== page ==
Aditya Chopra, who shot to fame with Dilwale Dulhania Le Jayenge (1995) on the shoulders of Shah Rukh Khan, has shifted to other actors. The Yashraj banner carries sufficient heft to move on to other marketable stars. As for Sooraj Barjatya, who continues to consider Salman as his prime charm factor, did take a break to cast Hrithik and Abhishek Bachchan in Main Prem Ki Diwani Hoon (2003) and Shahid Kapur in Vivaah (2006).
The scene is no longer what it used to be: in the late 1970s and '80s, be it Yash Chopra for a phase, Manmohan Desai, Ramesh Sippy or Prakash Mehra, they were dependent upon Amitabh Bachchan giving his nod to their next opus.
The crowdpulling power of B-town's male superstars is undeniable, but it's not indispensable either. With the influx of web series, feature films commissioned by streaming channels like Netflix and Amazon Prime, there are way more entertainment-viewing options. Plus, a new phalanx of heroes has emerged of late: Ayushmann Khurrana, Vicky Kaushal and Kartik Aaryan have gained the clout to draw footfalls to the multiplexes.
Moreover, at this point at least, they do not demand an astronomical fee or a chunky share in the profits as Salman, Shah Rukh and Aamir Khan do. Incidentally, all the three Khans have their own film companies, hence prioritising their own home productions.
Aamir Khan, known for his obsession with being perfect, took charge of his banner's production Taare Zameen Par (2007). 'Creative differences' had cropped up with writer-director Amol Gupte, though the film had been wrapped up. Rather than accept the actor's intervention, Gupte withdrew from the project.
But then all's fair in love and cinema, you guess. Similarly, decades ago, Rahul Rawail had quit from Love Story (1981), the launch project for Kumar Gaurav, after disagreements with its producer, the veteran actor Rajendra Kumar. More recently, there was the case of director Krish, who disowned Manikarnika (2019) when Kangana Ranaut started ghost-directing the period drama.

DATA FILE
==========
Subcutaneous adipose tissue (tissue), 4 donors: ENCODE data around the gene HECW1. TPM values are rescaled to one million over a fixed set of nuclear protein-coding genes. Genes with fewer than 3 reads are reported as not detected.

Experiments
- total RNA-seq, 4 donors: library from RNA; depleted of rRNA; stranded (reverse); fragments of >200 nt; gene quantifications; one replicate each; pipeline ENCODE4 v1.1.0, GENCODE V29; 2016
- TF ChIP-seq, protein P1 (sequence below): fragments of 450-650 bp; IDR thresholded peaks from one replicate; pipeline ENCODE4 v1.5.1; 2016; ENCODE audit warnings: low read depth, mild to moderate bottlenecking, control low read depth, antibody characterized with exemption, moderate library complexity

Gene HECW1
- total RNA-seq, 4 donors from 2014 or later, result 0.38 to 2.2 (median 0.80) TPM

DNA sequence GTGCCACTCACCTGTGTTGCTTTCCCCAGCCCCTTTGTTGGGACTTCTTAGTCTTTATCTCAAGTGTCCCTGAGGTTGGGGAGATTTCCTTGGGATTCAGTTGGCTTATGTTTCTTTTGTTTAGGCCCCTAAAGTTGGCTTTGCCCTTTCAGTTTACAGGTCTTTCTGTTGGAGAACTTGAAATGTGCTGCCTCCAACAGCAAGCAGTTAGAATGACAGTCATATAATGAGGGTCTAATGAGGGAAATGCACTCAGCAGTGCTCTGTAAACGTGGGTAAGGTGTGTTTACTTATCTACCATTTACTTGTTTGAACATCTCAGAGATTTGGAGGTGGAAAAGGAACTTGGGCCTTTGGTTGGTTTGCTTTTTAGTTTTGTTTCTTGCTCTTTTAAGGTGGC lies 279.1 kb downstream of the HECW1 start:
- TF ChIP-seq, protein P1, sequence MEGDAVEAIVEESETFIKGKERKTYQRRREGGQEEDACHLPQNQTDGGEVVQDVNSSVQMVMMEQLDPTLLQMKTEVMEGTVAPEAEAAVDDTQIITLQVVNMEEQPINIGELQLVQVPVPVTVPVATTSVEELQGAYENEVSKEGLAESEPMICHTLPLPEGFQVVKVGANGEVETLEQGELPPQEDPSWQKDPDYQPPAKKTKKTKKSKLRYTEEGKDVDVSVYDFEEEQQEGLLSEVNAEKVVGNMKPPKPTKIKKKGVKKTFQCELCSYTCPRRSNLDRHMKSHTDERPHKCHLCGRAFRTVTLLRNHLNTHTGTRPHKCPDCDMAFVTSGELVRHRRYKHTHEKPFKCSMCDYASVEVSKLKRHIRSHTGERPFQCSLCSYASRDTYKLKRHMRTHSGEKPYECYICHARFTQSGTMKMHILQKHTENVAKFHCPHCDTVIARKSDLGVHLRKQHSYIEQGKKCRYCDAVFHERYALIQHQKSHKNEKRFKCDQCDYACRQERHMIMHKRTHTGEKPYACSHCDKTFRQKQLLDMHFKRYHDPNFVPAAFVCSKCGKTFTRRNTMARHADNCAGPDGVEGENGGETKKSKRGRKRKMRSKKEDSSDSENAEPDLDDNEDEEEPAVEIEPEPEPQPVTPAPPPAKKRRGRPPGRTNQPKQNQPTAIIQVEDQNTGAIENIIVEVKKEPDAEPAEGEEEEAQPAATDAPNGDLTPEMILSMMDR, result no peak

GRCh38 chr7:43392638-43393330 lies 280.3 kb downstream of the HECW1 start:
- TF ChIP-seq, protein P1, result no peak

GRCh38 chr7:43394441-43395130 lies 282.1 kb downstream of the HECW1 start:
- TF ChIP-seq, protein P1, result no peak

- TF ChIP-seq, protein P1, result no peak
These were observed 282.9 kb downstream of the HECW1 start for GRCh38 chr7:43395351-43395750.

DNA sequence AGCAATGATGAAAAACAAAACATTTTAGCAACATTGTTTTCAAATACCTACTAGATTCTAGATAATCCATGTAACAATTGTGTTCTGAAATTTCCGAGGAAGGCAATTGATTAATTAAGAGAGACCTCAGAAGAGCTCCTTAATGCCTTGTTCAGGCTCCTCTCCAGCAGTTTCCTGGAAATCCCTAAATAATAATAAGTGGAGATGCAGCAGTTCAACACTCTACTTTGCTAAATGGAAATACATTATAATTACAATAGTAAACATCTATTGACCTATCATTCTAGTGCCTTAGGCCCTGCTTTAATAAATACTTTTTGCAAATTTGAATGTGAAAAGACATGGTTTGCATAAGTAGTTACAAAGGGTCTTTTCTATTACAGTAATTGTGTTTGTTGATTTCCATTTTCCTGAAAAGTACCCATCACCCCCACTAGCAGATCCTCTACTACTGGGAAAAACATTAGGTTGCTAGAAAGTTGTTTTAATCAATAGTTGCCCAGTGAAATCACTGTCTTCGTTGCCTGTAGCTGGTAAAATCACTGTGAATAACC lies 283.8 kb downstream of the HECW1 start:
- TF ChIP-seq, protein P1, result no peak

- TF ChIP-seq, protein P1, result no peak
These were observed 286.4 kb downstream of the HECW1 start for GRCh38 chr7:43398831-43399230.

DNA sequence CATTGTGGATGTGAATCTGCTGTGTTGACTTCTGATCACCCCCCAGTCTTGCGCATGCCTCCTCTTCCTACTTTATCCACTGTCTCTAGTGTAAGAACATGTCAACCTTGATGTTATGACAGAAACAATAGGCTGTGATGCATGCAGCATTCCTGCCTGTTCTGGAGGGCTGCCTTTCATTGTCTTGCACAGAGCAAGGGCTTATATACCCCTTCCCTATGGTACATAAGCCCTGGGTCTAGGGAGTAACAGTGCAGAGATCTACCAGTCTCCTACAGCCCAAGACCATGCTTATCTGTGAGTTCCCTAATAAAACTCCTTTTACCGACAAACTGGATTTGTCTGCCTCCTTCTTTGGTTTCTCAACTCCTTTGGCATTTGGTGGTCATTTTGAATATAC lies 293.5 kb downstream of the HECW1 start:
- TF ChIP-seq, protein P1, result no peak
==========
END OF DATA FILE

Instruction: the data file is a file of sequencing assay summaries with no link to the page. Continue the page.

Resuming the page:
To date, it is remembered that Gulzar gave Rekha the marching orders from the sets of Namkeen (1982) when she was guilty of misbehaviour with a journalist who had been formally invited to cover the shoot. The scenes featuring her were reshot with Sharmila. Taking a leaf from Gulzar's book, Rekha was dropped by Abhishek Kapoor from Fitoor (2016) and sequences were reshot with Tabu. These are known instances. However, why Nasir Hussain parted company around 1979 with Dilip Kumar after a day's shoot with the latter for Zabardast remains a mystery. Ditto the case of Subhash Ghai, who, after a few days, didn't carry forward the shoot of Devaa (1987) with Amitabh Bachchan, despite the latter's reputation of being a thorough professional.
The sole solution to such wasteful skirmishes is that once the script is firmed to mutual satisfaction, the star should perform his job, which is to act. And to respect the fact that the director is the ultimate boss. Or else, there will be more face-offs like the one between Salman Khan and Sanjay Leela Bhansali in the future.
And that's not entertainment, is it?